"Shallow understanding from people of good will is more frustrating than absolute misunderstanding from people of ill will. Lukewarm acceptance is much more bewildering than outright rejection.” Martin Luther King Jr., Letter from the Birmingham Jail
North Carolina and the wider United States has had a heart-wrenching several weeks. Our President basking in the chants of his followers in Greenville, shouting "send her back" in reference to four American congresswomen who are Black and Brown. Then a white woman verbally assaulted a group of Black women in a restaurant in Raleigh, calling one the "n word". There were multiple white supremacist terrorist attacks within three weeks of each other, two happening within 24 hours of each other. ICE stole parents away from their children and arrested over 600 people today while they were trying to make a living and their babies were in school. The times we are living in are bleak, scary, and enraging. But they certainly are not unprecedented.
After the two incidents of racism that occurred back to back in North Carolina, many well-meaning white citizens spoke out claiming that, "This isn't the Raleigh that I love" or "North Carolina is better than this!" As a Black woman and a hometown girl, the only thing worse than hearing of a racist act happening in Raleigh or North Carolina is hearing white people react with shock. I want to scream, "WHERE HAVE YOU BEEN?" In the quote above, the Rev. Martin Luther King is sitting in prison (for breaking an unjust and unconstitutional law) and responding to an admonishment from his white brethren of the cloth that he is making too great a fuss about the systemic and violent racism Black people are facing in the South. He is in general making their lives uncomfortable and so they are asking MLK to tone it down. This may be the one interaction that every Black and Brown person can share with the Rev, and that's the "shallow understanding of people of good will".
When I was 7 years old at Underwood Elementary, I was playing fairies when the new girl in school walked up to us and said to my playmate, "You can't play with her because she's Black." My friend and I looked at each other with the same bewilderment as Adam and Eve after the fall. Then, my now white playmate frolicked off with her new white friend and my now Black self was left alone. This is the Raleigh I know. You will be hard pressed to find a Black person in Raleigh who does not have a story of facing overt racism at least once in their lives and racial mirco-aggressions at least once a day. The only reason you, my white neighbor, never knew it was happening in the Raleigh that you love is because you never cared to know. And maybe the reason why you never cared to know is because if you asked you would probably know the perpetrator by name, and then you would have to say "Oh, that isn't the ___________ I love! That's not the ___________ I know!" Then the fragile rose tint of your glasses will have a fatal scratch down the middle.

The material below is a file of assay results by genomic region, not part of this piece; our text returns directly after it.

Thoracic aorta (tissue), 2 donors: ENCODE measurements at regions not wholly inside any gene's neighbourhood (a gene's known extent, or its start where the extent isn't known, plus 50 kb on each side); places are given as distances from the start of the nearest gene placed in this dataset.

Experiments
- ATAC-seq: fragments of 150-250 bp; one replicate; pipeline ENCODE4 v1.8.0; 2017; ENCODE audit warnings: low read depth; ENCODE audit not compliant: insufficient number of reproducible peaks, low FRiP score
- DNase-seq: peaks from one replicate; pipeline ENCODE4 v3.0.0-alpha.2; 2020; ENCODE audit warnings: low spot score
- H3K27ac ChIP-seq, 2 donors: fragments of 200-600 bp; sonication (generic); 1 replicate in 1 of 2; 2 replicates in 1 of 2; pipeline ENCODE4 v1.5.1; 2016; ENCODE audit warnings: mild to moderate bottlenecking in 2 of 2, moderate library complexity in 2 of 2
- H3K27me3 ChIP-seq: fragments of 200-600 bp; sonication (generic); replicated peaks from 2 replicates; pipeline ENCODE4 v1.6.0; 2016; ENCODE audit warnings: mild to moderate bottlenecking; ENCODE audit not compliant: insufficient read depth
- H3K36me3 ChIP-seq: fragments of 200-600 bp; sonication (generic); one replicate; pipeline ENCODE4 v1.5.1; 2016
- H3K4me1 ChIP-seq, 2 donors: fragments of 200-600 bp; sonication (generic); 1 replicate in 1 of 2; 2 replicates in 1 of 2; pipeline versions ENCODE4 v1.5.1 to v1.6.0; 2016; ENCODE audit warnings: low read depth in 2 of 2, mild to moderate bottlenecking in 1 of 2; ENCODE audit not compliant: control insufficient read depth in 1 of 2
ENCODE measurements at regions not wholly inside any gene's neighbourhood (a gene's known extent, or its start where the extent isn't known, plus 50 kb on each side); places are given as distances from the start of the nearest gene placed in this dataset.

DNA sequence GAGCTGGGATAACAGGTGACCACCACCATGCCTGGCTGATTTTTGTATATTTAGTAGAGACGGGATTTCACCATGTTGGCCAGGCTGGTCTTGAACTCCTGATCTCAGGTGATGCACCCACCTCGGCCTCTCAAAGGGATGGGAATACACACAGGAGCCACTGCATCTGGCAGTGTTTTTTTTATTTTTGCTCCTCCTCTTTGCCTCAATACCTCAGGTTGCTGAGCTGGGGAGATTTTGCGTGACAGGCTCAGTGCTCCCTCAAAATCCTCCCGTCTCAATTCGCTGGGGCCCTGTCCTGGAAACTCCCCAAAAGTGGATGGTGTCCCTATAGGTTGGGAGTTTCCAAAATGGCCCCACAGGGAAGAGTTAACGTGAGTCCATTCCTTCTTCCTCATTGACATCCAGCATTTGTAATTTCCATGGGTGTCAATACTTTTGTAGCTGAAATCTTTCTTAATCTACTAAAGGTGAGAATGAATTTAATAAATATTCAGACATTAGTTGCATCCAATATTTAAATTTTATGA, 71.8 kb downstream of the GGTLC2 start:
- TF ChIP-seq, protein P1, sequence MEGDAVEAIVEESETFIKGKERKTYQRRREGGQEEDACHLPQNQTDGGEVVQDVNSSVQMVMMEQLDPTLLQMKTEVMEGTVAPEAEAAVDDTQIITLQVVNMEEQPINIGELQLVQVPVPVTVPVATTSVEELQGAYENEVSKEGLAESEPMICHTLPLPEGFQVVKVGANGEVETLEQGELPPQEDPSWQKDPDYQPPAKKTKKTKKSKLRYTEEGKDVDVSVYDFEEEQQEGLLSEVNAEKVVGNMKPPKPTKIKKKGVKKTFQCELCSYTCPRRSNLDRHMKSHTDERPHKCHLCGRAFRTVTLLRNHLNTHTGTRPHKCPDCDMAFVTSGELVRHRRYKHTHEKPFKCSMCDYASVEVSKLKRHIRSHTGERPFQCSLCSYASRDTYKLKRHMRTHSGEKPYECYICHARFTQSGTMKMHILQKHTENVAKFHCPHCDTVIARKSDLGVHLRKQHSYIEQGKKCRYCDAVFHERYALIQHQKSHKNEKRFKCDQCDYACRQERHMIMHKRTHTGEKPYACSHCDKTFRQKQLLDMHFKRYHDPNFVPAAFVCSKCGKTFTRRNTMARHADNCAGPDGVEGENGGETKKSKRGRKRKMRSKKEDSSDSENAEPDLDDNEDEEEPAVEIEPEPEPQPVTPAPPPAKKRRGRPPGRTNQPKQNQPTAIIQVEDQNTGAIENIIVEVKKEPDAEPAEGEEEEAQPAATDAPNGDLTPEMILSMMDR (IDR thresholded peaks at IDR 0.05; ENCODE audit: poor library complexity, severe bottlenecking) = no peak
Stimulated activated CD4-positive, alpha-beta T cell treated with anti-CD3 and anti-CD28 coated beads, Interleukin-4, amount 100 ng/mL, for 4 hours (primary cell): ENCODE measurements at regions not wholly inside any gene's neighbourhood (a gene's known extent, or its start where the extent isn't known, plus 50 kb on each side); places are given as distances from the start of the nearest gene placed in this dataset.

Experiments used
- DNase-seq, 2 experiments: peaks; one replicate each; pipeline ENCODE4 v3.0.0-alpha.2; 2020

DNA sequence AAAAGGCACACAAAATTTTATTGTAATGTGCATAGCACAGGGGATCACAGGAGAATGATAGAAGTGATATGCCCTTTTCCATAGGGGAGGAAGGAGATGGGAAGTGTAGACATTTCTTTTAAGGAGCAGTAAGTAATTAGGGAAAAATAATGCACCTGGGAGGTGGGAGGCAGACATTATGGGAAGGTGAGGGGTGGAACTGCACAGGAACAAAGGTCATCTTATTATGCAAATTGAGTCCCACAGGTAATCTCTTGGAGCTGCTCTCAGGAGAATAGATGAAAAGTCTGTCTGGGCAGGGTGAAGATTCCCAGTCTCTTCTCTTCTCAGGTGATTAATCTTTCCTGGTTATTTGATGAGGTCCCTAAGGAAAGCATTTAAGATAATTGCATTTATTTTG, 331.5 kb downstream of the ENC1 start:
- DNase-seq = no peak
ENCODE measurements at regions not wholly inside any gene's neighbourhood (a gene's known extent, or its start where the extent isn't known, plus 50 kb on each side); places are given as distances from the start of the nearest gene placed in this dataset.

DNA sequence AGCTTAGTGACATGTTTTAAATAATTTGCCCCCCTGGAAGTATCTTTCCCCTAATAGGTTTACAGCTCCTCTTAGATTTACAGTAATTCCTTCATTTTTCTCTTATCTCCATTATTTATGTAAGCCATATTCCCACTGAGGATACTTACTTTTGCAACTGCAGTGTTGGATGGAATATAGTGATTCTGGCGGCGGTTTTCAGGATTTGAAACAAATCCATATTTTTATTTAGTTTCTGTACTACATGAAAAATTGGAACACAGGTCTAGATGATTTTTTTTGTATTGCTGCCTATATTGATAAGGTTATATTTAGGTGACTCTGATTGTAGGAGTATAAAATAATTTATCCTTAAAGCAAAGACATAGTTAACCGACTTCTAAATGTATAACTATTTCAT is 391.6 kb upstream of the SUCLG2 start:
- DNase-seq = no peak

Ibram Kendi said "There's no such thing as not racist. You are either racist or anti-racist." Part of becoming an anti-racist is admitting that there is racism, systemic and omnipresent. If you are white, then it is also admitting that racism is in you because it is in your cultural DNA.* If, after the events of the last few weeks, you are claiming that this is not the North Carolina that you know and love, you are attempting to be not racist but in fact only achieving racism. If by some off chance you have never witnessed a racist act happen here in North Carolina, you may want to do some research. Look at what the NC chapter of the ACLU has on their plate right now. Find a local Black Lives Matter chapter and sit in the back and just listen. Read about Raleigh's history, especially after the turn of the century during the rise of segregation and Jim Crow (looking at Josephus Daniels' legacy is a good place to start).
One of the first thoughts I had after hearing of the violent white supremacist terrorist attacks was "Why isn't there a massive push within our schools to better educate our children about the United States' white supremacist heritage?" These terrorists have been conditioned to believe what they believe, and it didn't start with the internet. It started with misinformation they learned from their parents, their churches, and their schools. As a mother, I understand how much my own education and conditioning shapes my children's worldview. Whatever I don't explicitly teach my children, someone else will. So we must first educate ourselves about the truth of our country's origins. This will be painful, as it should be. The pain is a sign that you care, and you should embrace that pain. Then we must teach our children these lessons early! There are plenty of children's books and resources online that allow us to introduce these difficult concepts in age appropriate ways. But the subject of race is always age appropriate. The subject of justice is always age appropriate. If you, like me, were ignorant of North Carolina's racist history up into your adult years, choose to inform and equip your children now. That way they won't have to start from a place of shock when they witness racism, they can start from a place of action. This is what will finally bring us to the North Carolina that we can all know and love - one of freedom and integrity.
*Black and Indigenous People of Color also have racism embedded in our DNA - both cultural and physical through trauma. The work we must do to heal this is to reclaim our joy and identity. Find ways to celebrate yourself. Learn about your heritage. Use your voice and take up space. Rest, dream, love, and care for yourself. These are all radical and liberating acts while living in a white supremacist society.
Cover Photo Credit: https://runfootinfrontoftheother.wordpress.com/2012/06/28/carolina-on-my-mind/